Explaining wealth-related health inequalities in European countries: the contribution of childhood circumstances and adulthood conditions
AbstractThis analysis aims to understand the role and the extent of childhood circumstances in current inequality in health among adulthood. Health inequalities have extensively been explained by differences in living and working conditions, access or lifestyle, this article gets a step further and explores the particular role played by social background and parents’ vital status or age at death, on the health status of European older adults. The wealth-related health inequalities in European countries are measured using the popular concentration index. We then implement the decomposition method of the indices and evaluate the contribution of the various determinants of health introduced in interval regression models. This paper uses data for 11 European countries from the first wave of the 2004 Share. Income-related health inequalities are shown to be significantly higher in Germany, Greece and the Netherlands. Current socio-economic characteristics are the main drivers of these inequalities but childhood circumstances are also relevant determinants of these inequalities. In particular, the contribution of childhood social conditions is equal or even higher than the contribution of individual’s social occupation in adulthood in Italy, Belgium and Spain. Furthermore, parental health is likely to increase inequalities in Germany, France and Sweden. Our analysis confirms the hypothesis of a long-term influence of childhood circumstances on health in late adulthood in Europe. As childhood circumstances represent unfair sources of inequality, these results give an empirical evaluation of the contribution of inequalities of opportunities in health to wealth-related health inequalities.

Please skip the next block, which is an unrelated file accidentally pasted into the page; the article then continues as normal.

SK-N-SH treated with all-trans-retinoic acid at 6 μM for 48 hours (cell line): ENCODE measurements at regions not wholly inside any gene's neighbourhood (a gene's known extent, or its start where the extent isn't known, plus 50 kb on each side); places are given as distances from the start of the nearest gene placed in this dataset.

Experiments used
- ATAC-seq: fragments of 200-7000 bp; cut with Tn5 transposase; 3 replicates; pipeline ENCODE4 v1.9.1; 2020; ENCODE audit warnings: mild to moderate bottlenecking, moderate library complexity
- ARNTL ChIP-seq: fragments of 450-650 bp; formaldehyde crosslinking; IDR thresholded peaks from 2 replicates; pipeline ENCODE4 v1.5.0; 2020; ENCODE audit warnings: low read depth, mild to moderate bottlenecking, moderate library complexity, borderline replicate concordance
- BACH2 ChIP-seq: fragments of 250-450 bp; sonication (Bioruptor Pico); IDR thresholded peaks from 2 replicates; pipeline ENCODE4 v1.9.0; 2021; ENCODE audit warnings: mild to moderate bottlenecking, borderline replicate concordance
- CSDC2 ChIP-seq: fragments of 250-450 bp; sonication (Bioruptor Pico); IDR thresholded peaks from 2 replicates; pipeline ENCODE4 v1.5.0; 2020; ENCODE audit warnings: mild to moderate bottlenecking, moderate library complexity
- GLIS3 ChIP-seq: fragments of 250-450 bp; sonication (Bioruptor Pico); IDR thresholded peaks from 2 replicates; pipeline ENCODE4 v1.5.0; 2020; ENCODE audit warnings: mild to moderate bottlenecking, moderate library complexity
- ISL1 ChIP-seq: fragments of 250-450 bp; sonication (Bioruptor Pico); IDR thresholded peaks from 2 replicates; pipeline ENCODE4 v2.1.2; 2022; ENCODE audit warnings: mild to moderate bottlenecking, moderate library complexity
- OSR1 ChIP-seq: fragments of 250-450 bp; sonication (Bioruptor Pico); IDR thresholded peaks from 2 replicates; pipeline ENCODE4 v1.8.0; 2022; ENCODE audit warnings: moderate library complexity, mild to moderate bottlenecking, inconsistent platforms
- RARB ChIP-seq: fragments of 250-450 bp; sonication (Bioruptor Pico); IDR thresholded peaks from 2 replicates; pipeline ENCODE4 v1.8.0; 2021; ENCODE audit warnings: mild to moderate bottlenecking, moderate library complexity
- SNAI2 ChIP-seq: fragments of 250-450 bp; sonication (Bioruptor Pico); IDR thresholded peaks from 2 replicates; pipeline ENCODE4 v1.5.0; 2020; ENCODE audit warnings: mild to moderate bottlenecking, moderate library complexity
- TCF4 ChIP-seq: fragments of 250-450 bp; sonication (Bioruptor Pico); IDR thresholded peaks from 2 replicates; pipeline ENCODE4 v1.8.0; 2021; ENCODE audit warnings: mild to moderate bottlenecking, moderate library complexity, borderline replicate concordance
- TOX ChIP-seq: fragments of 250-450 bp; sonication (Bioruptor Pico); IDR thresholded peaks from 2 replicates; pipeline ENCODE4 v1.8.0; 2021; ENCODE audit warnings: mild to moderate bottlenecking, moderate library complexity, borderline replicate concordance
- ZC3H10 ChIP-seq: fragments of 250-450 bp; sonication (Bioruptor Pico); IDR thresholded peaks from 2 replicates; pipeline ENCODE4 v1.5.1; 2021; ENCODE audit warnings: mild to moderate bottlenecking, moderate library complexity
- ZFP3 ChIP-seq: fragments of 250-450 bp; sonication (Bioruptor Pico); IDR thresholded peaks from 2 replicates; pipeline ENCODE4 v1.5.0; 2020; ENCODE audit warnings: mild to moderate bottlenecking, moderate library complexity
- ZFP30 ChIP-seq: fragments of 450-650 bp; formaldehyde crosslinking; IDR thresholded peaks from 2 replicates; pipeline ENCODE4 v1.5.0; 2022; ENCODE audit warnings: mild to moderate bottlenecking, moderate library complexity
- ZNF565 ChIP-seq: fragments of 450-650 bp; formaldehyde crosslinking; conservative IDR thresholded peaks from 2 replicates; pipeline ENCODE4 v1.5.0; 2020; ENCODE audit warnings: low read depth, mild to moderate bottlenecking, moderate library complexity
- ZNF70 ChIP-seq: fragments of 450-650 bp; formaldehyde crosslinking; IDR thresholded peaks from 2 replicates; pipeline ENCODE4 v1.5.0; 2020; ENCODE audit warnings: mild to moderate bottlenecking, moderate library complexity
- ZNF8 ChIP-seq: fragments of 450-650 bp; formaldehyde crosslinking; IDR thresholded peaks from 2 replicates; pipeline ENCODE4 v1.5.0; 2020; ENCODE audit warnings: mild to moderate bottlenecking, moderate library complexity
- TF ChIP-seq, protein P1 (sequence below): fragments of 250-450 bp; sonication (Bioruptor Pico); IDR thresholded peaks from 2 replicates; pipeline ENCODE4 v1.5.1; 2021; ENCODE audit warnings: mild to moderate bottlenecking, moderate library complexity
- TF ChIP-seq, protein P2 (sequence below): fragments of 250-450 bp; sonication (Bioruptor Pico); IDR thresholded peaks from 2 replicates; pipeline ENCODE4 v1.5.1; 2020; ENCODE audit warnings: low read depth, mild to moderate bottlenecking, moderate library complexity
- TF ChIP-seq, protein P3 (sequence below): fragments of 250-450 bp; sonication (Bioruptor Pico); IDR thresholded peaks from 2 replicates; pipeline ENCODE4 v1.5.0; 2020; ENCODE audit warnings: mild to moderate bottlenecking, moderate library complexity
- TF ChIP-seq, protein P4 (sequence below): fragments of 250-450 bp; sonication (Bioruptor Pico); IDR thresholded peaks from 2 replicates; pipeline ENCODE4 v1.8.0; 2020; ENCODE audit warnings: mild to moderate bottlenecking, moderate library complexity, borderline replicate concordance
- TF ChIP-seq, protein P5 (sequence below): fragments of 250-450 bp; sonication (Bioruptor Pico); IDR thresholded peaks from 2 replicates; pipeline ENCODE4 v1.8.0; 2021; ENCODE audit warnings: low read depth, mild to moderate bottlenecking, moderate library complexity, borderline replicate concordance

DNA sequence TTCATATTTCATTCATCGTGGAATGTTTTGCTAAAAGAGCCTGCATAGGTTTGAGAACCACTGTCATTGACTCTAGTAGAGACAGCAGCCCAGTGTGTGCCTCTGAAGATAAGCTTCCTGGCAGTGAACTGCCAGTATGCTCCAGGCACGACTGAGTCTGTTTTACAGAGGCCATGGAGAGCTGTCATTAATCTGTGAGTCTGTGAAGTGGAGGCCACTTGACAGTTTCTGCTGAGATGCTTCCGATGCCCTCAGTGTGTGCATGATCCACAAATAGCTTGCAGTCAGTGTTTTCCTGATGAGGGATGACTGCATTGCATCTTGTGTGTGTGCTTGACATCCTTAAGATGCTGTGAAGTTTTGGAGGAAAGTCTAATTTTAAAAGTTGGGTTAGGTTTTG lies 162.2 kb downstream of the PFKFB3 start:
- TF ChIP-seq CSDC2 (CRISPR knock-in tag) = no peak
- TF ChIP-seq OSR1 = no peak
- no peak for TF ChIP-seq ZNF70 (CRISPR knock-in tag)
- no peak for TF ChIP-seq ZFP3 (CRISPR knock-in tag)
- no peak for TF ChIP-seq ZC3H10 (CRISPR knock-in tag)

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Bibliographic InfoPaper provided by Academic Unit of Health Economics, Leeds Institute of Health Sciences, University of Leeds in its series Working Papers with number 0902.
Length: 26 pages
Date of creation: 2009
Date of revision:
Publication status: Published in The European Journal of Health Economics, February 2011, Volume 12, Issue 1, pages 61-77
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More information through EDIRC
Concentration Index; Decomposition; Europe; Inequality; Older adults;
Find related papers by JEL classification:
- D63 - Microeconomics - - Welfare Economics - - - Equity, Justice, Inequality, and Other Normative Criteria and Measurement
- I18 - Health, Education, and Welfare - - Health - - - Government Policy; Regulation; Public Health
- J14 - Labor and Demographic Economics - - Demographic Economics - - - Economics of the Elderly; Economics of the Handicapped; Non-Labor Market Discrimination
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